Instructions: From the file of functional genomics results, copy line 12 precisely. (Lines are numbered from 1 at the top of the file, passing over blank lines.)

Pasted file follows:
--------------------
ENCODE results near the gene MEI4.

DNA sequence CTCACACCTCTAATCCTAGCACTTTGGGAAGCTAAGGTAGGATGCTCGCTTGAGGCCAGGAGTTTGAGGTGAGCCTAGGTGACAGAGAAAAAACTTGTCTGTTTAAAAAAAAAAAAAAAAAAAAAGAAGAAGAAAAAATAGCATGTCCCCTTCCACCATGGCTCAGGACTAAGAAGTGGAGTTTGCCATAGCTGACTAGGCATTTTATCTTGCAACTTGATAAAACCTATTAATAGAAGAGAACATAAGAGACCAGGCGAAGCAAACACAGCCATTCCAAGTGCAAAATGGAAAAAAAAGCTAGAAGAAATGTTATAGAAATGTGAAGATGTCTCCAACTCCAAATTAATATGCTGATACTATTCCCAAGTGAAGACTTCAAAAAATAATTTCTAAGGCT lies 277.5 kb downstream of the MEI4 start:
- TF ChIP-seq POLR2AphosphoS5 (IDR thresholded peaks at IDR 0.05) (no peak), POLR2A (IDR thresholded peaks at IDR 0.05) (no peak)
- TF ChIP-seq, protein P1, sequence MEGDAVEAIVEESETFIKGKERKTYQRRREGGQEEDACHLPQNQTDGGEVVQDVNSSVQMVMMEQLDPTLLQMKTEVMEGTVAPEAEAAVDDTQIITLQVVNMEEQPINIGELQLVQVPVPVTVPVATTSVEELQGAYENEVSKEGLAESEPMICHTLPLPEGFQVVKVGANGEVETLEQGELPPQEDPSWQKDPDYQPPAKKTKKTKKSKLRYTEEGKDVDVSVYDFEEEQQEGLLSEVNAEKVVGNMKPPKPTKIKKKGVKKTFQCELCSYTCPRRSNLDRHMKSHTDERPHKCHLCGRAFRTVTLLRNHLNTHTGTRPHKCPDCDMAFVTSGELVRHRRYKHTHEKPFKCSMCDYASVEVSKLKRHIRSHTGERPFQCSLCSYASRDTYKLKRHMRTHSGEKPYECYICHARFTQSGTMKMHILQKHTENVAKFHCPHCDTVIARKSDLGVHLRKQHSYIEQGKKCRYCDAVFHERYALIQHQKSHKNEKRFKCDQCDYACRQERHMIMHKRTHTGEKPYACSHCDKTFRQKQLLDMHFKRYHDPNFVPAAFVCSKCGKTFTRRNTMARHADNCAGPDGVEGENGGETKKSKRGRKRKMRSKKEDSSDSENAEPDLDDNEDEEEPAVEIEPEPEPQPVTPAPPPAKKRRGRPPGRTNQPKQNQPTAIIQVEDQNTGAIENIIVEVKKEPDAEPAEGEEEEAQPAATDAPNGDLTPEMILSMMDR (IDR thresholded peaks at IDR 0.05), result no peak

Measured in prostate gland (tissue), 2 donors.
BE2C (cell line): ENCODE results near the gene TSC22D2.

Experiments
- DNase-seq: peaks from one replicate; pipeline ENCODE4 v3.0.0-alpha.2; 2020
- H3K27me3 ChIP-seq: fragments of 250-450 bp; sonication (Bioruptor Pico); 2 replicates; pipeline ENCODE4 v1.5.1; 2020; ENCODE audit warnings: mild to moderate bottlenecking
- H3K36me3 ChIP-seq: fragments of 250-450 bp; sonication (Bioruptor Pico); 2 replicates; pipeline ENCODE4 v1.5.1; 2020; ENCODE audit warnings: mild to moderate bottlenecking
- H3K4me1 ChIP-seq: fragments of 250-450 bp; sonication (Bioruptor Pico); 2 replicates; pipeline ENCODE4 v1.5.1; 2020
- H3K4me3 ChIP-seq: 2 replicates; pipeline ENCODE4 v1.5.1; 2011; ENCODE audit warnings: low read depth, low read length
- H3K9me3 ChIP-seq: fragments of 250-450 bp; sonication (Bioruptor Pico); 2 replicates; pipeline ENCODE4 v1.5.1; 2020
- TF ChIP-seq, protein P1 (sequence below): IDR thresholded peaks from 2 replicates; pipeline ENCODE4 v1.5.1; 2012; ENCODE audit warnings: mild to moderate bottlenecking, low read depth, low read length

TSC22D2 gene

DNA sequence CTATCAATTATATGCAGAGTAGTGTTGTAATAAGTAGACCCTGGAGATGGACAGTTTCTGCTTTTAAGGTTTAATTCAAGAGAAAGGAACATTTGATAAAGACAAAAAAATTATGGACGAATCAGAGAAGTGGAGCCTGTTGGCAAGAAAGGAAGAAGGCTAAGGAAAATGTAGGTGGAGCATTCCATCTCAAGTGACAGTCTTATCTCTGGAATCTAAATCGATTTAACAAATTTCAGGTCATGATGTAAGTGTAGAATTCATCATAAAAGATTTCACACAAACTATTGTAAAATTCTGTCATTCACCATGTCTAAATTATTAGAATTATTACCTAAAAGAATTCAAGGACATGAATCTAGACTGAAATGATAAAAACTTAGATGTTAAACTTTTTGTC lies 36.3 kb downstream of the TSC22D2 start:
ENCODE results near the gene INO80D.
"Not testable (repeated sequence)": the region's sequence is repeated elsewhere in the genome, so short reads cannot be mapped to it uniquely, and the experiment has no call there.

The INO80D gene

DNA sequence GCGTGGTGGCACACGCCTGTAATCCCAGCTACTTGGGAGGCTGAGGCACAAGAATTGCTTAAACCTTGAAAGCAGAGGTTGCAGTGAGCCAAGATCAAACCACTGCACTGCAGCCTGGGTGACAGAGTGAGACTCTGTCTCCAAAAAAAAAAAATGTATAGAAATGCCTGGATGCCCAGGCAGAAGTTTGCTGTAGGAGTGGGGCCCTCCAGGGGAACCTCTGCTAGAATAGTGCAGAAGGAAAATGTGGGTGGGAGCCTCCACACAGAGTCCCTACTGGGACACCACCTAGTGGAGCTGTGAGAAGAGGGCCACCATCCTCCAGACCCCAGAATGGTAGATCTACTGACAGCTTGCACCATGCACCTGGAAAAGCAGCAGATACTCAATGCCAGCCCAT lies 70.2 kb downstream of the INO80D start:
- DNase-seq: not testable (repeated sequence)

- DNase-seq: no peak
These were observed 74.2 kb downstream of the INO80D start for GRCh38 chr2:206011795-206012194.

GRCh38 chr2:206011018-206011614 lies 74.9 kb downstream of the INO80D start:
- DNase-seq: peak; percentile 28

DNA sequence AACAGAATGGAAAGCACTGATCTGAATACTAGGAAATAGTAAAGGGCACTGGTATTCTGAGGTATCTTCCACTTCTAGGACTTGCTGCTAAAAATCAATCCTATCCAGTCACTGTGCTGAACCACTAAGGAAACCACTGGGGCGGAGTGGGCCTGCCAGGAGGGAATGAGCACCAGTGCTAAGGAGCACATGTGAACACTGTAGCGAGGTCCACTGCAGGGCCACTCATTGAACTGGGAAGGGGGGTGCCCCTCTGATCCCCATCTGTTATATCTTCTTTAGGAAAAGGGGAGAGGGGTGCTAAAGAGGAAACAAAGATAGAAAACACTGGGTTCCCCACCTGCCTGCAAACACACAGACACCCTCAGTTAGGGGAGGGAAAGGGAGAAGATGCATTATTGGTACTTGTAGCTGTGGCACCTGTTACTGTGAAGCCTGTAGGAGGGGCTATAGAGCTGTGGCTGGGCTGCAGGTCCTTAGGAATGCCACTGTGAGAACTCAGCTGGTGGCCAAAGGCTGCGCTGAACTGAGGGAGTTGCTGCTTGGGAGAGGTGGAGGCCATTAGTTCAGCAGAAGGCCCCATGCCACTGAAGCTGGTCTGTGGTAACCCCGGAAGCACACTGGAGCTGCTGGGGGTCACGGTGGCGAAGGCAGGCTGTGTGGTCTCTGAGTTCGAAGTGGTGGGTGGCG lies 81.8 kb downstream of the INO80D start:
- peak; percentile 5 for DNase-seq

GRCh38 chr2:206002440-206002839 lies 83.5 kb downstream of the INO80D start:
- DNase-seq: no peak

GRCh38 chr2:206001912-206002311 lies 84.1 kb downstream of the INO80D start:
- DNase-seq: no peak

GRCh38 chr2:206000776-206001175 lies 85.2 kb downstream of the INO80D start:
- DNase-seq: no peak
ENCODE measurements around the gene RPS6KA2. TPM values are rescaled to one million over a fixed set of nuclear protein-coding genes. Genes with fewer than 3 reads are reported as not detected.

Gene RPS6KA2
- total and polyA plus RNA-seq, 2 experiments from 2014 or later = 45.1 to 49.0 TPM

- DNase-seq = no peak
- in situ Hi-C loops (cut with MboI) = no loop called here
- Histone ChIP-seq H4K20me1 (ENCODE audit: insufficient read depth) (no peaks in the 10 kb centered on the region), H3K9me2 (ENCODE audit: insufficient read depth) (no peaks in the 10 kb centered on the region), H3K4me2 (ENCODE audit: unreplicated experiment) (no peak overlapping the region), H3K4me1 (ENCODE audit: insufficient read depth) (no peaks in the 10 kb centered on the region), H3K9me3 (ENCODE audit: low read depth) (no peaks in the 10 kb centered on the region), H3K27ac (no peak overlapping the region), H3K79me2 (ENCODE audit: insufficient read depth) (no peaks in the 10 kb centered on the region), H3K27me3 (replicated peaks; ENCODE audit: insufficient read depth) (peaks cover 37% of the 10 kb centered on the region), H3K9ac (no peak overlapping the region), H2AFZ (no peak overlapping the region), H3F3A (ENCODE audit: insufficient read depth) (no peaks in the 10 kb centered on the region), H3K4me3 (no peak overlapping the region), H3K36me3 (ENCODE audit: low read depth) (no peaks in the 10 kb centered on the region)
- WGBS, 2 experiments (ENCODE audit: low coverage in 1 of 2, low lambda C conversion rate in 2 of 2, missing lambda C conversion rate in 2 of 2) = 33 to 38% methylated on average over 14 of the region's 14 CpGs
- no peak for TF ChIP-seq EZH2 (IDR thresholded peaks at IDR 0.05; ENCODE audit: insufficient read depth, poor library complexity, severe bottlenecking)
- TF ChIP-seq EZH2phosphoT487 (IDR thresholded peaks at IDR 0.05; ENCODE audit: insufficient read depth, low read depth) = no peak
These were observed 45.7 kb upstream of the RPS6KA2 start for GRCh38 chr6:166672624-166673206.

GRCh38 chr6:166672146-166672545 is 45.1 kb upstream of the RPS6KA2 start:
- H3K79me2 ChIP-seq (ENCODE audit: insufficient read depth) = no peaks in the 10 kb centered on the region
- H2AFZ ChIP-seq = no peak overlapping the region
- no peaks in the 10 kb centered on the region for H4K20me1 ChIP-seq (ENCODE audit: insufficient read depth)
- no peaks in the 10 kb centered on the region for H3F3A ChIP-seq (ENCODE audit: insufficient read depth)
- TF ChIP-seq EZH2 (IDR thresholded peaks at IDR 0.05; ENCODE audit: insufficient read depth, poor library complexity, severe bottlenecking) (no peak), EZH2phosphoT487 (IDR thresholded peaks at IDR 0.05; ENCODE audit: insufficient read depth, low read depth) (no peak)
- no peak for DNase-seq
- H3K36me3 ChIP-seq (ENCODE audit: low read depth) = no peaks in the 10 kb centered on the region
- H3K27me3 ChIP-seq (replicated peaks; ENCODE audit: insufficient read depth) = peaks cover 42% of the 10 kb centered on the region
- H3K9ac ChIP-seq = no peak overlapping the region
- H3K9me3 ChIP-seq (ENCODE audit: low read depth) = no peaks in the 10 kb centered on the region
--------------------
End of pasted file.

- H3K4me3 ChIP-seq: 2 replicates; pipeline ENCODE4 v1.5.1; 2011; ENCODE audit warnings: low read depth, low read length